It’s recently emerged from BBC Watchdog that a group of fraudsters are sending phishing emails, posing as the DVLA and asking motorists to fill in their personal details online.

Motorists have reported receiving an email that states they are due a vehicle tax refund of £239.35 and to click in the email to access a secure web form. The email could look convincing to those who aren’t aware of things to look for out and features the DVLA logo. It even includes an email address to forward the email to if you suspect it is a phishing email!

DVLA Tax Scam

With the recent changes to vehicle tax bands, the scam is perfect timing and there are fears many motorists could fall for it.

This isn’t the first time motorists have been targeted: in 2014, a lookalike website was set up that charged customers extra money to book their driving tests. In the last two years there has been a huge increase in the number of reports of text and email scams to the police. This email is one of the newest scams out there.

The DVLA have issued a statement to drivers saying “We don’t send e-mails or text messages with links to websites asking you to confirm your personal details or payment information. We strongly advise anyone who receives such a request not to open the link and delete the item”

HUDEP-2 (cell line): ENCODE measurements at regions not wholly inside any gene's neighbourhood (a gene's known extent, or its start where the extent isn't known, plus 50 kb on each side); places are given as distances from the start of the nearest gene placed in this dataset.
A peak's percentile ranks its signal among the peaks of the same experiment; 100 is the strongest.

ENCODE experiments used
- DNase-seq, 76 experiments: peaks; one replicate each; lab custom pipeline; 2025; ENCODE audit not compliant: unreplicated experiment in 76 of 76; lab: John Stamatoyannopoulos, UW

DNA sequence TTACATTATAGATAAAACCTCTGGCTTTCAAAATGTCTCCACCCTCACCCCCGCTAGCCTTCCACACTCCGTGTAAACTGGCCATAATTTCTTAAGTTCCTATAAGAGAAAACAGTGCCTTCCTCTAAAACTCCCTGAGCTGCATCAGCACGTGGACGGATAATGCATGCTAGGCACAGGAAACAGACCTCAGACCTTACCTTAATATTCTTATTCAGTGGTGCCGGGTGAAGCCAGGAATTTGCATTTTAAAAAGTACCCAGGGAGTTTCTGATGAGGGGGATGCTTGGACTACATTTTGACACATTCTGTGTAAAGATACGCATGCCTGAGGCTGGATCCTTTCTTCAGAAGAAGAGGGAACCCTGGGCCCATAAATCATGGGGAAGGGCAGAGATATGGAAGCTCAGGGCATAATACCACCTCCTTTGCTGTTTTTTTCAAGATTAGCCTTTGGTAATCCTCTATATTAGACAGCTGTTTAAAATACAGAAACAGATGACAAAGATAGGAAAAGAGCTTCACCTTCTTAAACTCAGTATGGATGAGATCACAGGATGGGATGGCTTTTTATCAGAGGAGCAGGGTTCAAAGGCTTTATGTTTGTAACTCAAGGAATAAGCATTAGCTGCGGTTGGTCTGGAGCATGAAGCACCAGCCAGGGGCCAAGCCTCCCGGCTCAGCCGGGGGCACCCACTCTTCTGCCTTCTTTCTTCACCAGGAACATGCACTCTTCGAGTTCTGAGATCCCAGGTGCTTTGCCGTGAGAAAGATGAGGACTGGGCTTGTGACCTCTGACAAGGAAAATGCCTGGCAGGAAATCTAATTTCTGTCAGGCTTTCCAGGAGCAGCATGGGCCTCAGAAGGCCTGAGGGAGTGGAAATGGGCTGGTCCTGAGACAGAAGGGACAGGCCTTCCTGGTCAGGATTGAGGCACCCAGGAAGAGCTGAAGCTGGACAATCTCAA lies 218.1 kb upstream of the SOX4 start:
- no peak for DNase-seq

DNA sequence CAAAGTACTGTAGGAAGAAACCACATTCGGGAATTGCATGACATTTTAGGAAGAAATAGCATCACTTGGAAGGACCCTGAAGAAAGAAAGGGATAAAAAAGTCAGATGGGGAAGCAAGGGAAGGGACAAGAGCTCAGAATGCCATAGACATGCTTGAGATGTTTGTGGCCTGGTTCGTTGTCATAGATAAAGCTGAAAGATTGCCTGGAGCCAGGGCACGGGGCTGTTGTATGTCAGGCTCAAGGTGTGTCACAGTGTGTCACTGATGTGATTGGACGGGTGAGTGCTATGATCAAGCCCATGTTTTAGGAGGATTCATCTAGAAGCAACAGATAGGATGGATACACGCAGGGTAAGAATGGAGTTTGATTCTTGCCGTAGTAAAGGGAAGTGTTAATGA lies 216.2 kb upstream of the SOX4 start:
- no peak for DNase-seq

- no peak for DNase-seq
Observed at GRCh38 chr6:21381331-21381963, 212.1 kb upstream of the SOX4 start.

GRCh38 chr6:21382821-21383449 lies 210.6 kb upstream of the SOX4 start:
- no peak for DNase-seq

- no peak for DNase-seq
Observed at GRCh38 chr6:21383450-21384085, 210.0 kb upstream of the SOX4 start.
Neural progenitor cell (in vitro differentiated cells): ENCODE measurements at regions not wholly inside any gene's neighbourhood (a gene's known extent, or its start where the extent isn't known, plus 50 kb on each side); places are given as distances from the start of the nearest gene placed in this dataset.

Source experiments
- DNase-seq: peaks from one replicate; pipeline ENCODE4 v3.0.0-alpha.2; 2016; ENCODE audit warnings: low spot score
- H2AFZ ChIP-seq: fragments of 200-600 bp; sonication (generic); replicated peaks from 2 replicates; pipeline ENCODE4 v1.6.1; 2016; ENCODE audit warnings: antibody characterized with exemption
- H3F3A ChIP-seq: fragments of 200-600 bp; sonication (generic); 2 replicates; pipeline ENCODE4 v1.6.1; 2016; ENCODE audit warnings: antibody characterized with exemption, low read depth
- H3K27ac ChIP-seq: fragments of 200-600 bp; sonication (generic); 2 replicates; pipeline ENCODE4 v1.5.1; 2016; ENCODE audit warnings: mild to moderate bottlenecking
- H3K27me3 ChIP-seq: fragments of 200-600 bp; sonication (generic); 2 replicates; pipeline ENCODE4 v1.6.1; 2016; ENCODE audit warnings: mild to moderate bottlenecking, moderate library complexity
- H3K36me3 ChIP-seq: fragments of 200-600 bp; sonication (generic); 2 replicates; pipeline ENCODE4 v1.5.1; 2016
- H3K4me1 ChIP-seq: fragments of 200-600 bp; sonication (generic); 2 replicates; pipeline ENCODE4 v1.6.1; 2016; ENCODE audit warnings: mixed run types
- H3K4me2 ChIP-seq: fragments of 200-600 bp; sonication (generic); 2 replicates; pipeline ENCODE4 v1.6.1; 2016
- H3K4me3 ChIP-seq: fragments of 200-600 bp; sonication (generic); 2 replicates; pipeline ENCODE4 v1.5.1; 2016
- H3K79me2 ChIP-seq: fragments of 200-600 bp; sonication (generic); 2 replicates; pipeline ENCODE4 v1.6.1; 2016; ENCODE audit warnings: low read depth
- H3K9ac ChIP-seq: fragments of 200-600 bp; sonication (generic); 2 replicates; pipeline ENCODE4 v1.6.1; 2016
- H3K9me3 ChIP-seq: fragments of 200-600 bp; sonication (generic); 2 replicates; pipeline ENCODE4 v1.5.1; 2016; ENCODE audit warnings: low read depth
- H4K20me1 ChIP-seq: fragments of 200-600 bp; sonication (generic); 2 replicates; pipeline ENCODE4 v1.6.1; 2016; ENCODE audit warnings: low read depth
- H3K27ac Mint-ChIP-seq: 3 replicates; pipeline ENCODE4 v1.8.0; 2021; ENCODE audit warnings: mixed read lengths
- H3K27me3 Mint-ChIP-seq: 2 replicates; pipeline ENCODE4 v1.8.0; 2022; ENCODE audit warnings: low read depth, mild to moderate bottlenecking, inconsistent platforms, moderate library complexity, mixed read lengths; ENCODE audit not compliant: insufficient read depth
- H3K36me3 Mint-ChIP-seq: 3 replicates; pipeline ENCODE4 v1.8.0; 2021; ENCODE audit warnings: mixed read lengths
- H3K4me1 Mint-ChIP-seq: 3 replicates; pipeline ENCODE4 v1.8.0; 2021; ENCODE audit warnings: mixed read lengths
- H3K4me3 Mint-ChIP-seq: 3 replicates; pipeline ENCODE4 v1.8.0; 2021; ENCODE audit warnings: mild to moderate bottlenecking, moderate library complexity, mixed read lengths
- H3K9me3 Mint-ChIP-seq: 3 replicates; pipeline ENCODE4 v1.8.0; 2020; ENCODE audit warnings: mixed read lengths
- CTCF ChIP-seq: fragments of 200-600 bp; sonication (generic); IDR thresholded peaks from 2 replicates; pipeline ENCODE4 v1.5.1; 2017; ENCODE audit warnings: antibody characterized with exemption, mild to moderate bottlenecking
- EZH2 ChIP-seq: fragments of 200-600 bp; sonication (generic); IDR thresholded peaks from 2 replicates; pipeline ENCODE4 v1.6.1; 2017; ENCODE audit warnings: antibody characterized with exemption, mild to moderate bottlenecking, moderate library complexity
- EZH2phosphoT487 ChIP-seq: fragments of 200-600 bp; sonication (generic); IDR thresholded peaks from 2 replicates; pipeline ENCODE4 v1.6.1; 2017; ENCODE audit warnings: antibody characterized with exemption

What to look out for

We want people to be aware of phishing/scam emails, so we have a handy checklist for you to consult, should you ever receive a suspicious email.

  • Mismatched URL – If you see a link in the email, you can double check where the actual hyperlink takes you to by hovering your mouse over the link. If the hyperlink is different to the one that is displayed, then don’t click the link.
  • Poor spelling and grammar – if you can see obvious spelling and/or grammar mistakes, then it’s very likely the email you’ve received is a scam or phishing email.
  • The message asks for personal details – Anytime you are asked to provide personal or account details online be very aware. This is not the usual protocol for most businesses, especially when asking for bank details, online banking details etc.
  • Email address is different – Although many modern phishing emails will include an email that looks like it is from the DVLA, there will be a second email included in the ‘From’ part, which is what you need to look out for.

 

If you are suspicious about an email, don’t click any links or attachments in the email until you have verified where it has come from!

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